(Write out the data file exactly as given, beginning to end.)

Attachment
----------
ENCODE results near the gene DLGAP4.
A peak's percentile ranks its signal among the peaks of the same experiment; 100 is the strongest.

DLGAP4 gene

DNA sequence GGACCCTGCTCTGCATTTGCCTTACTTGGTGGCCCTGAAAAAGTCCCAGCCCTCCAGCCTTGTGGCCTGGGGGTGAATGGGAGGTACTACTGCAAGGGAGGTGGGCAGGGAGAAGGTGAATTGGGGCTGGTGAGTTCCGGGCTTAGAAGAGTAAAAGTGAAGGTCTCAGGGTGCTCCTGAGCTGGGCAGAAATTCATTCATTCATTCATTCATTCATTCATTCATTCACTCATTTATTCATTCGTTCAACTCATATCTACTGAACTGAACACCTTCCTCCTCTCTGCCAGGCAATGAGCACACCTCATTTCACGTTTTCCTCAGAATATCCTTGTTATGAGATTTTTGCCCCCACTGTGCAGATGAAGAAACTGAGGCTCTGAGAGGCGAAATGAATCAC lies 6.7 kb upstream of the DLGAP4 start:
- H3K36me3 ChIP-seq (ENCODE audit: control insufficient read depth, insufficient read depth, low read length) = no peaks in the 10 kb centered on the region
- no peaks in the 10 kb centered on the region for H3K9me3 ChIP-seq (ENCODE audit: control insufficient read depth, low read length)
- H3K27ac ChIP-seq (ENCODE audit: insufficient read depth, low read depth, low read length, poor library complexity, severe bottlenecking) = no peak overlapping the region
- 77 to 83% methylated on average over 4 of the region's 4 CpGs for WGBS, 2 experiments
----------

ENCODE results near the gene DLGAP4.
A peak's percentile ranks its signal among the peaks of the same experiment; 100 is the strongest.

DLGAP4 gene

DNA sequence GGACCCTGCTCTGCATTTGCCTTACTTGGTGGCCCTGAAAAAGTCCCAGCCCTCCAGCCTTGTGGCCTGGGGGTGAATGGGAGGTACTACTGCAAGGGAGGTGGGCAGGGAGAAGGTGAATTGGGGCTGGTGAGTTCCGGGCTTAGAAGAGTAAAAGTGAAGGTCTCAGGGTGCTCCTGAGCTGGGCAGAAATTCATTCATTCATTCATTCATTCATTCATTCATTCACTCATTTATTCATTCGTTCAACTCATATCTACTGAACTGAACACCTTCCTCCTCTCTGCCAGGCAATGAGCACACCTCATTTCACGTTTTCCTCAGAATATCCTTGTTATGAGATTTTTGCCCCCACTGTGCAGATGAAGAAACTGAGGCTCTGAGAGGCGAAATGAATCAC lies 6.7 kb upstream of the DLGAP4 start:
- H3K36me3 ChIP-seq (ENCODE audit: control insufficient read depth, insufficient read depth, low read length) = no peaks in the 10 kb centered on the region
- no peaks in the 10 kb centered on the region for H3K9me3 ChIP-seq (ENCODE audit: control insufficient read depth, low read length)
- H3K27ac ChIP-seq (ENCODE audit: insufficient read depth, low read depth, low read length, poor library complexity, severe bottlenecking) = no peak overlapping the region
- 77 to 83% methylated on average over 4 of the region's 4 CpGs for WGBS, 2 experiments